This is a fascinating article and series of short videos about how American museums are now collecting work by 20th- and 21st-c. African-American artists.
A quote from the article: “There was a joke for a long time that if you went into a museum, you’d think America had only two black artists — Jacob Lawrence and Romare Bearden — and even then, you wouldn’t see very much,” said Lowery Stokes Sims, the first African-American curator at the Metropolitan Museum of Art and later the president of the Studio Museum in Harlem. “I think there is a sea change finally happening. It’s not happening everywhere, and there’s still a long way to go, but there’s momentum.”
Randy Kennedy, “Black Artists and the March into the Museum, New York Times, 11/28/15.
How do we conserve new media art that is based on/created with a technology that is now obsolete? When the art no longer “works”? Do we allow it to disappear? Become corrupted? Update the software? Read what the Whitney Museum of American Art did with Douglas Davis’s “The World’s First Collaborative Sentence”.
This raises questions about art making, art curating, and skills museum curators need today.
What interesting questions!
Be sure to click on the above links to see more about this art.
El Anatsui’s works are part sculpture and part tapestry, and have all the color and painterly quality of Titian. An exhibit recently opened at the Brooklyn Museum is a great place to see his work.
Sometimes art works, sometimes it doesn’t. Sometimes plans for works seem more complete than the finished work. These are things to consider when we watch the video of “Explosion Event.” Also ask yourself: What do you expect to see when you hear about a holiday tree “exploding”? Are you judging the event based on what’s possible in computer games or Hollywood? Keep the materials in mind here, as well as the things one can’t plan for, such as the wind!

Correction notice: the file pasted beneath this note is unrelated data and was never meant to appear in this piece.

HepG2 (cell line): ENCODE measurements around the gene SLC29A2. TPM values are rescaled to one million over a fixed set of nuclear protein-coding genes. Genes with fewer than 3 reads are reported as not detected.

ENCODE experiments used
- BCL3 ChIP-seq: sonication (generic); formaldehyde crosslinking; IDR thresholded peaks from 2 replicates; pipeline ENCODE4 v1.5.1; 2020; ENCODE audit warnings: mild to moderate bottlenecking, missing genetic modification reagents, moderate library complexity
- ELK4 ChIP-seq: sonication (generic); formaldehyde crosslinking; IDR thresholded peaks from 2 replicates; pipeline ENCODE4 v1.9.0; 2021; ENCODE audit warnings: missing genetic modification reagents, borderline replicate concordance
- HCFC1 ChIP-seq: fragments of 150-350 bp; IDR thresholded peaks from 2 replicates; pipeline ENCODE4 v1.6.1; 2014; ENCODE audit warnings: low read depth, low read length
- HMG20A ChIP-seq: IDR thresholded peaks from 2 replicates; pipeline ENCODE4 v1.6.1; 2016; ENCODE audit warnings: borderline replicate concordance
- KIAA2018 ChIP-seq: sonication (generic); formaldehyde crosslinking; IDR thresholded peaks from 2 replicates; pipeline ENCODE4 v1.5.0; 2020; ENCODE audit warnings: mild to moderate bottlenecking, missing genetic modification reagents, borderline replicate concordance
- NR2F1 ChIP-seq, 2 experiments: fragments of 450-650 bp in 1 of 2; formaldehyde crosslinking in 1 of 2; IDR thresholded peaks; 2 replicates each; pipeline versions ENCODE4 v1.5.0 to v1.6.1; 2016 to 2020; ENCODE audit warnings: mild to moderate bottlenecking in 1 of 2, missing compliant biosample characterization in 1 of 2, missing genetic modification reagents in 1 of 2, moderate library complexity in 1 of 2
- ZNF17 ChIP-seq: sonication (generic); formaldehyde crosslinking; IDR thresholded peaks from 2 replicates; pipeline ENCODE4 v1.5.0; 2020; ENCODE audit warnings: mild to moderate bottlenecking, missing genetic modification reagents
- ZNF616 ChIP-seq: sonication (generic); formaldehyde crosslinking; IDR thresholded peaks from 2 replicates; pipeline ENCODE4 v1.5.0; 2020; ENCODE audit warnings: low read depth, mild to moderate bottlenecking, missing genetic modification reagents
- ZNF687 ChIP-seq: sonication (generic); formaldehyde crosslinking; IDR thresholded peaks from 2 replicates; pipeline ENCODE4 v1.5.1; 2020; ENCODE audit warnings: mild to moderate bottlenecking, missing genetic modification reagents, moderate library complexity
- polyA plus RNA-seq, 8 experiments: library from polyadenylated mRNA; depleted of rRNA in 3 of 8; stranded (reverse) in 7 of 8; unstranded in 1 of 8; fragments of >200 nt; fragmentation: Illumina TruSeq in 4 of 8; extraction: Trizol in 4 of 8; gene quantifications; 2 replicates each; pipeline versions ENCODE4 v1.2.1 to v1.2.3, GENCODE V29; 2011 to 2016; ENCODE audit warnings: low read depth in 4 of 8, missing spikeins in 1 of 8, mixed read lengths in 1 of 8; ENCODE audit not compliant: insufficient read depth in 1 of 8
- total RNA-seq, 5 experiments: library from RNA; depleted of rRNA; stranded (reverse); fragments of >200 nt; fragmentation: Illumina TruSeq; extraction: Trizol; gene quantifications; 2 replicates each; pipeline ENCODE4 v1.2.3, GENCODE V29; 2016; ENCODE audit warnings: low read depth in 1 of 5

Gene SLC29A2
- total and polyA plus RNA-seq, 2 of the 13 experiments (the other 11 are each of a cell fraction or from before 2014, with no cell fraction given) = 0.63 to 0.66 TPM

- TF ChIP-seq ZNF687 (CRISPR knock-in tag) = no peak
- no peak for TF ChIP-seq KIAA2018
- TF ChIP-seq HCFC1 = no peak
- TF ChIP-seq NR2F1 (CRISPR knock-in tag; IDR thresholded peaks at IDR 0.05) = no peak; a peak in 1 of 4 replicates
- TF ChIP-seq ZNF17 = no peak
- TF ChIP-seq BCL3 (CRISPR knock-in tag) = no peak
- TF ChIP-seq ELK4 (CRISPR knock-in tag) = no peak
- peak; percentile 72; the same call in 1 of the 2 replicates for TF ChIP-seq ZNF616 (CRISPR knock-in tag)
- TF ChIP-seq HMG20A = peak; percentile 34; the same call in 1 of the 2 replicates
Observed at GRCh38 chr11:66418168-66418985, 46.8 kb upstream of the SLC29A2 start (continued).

The artist, Cai Guo-Qing, is the last artist discussed in Janson (8th ed.). Read this (p. 1106) before reading the articles and watching the video, then enjoy the video.
Here’s a link to the article in the Washington Post (November 29, 2012); be sure to watch the video of the event.
Here’s some background on the Sackler Museum and the artist…follow the links for more on the artist.
At the center of Columbus Circle in NYC is a statue of Christopher Columbus on a column. Japanese artist Tatzu Nishi has built an apartment that encircles the statue…on its column!
Find out more about this work here, and enjoy the video.
More images are here.
“Obviously, until now, he was up there by himself, alone,” said Tatzu Nishi, the conceptual artist who designed the structure. “So we want to change it into something really homey, warm, [and] domestic feeling.” You’ve got to see these images!
Much has changed at the Circle over the years…..
, video artist, speaks at MIT, March 10, 2009. The videos are amazing. “Things are not what they seem.”
The artist Anna Utopia Giordano remakes canonical images of women into today’s ideals of female beauty. What do you think?
One woman responds.
Rigoberto Gonzalez is a contemporary Mexican artist who relies on some of the same techniques as Caravaggio, such as a striking realism and tenebrism.
The Kidnapping, 7' x 8'
His focus on violence (the violence of the Mexican drug trade) is also similar to Caravaggio’s focus on violence (the violence of martyrdom). We can become quite uncomfortable in front of Gonzalez’s work…they are big paintings, the figures are lifesize, and we don’t want to see what’s happening (or has happened). They allow us to understand the shock of Caravaggio’s work for his contemporary audience. They didn’t always want to see life and death as he presented it. When you visit Gonzalez’s site, view the short video “Baroque on the Border,” where the artist talks about his work.
A video within this article from the New York Times shows the former Center for Contemporary Art in Baghdad, and the “manager” discusses problems the museum faces.
One of the most extraordinary works of Environmental Art is Walter de Maria’s “Lightening Field,” created in 1977 outside Quemado, New Mexico. How does this work encourage us to think about connections between art (that which is made by human hands) and nature (that which we find in the world)?
Walter de Maria, Lightening Field, 1977
Read Blake Gopnik’s article from the Washington Post (August 13, 2009) for more…